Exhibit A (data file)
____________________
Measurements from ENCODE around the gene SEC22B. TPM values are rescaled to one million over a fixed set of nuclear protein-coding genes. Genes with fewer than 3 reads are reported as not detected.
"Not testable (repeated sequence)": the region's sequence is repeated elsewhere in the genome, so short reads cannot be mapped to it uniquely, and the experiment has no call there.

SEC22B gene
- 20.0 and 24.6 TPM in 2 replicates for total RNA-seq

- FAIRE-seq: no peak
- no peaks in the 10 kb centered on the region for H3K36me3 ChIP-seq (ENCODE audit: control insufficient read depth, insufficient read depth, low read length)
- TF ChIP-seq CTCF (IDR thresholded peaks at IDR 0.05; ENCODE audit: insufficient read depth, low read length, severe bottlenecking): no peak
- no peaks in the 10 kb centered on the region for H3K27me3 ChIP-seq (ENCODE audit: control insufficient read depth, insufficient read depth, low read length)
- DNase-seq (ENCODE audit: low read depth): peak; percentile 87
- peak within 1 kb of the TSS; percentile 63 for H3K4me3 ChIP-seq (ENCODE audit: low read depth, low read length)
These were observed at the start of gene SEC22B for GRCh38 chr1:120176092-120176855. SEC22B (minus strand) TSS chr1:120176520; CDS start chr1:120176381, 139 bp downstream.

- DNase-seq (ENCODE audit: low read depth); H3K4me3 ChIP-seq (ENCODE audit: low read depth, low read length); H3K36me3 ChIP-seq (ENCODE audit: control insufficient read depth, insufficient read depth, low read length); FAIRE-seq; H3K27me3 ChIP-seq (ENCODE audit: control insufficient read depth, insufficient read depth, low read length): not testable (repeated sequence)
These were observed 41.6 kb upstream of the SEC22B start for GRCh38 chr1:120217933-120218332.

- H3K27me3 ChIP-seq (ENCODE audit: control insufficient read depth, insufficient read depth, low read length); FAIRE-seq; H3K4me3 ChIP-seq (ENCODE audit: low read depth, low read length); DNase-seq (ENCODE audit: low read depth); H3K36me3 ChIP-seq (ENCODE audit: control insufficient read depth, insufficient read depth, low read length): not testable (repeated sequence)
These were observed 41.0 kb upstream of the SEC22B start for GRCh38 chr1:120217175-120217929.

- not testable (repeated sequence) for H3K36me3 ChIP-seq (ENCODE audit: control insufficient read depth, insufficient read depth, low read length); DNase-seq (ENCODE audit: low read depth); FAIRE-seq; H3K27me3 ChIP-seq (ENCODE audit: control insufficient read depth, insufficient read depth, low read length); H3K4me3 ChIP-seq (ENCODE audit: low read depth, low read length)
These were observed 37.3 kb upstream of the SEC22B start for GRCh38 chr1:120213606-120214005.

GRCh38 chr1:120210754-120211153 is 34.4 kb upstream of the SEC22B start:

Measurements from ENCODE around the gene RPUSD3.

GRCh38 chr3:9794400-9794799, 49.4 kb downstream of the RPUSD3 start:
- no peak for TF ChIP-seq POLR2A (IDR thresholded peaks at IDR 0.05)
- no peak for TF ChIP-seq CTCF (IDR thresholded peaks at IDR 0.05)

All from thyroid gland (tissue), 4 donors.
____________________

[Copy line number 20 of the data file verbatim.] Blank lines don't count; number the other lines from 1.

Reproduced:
GRCh38 chr3:9794400-9794799, 49.4 kb downstream of the RPUSD3 start: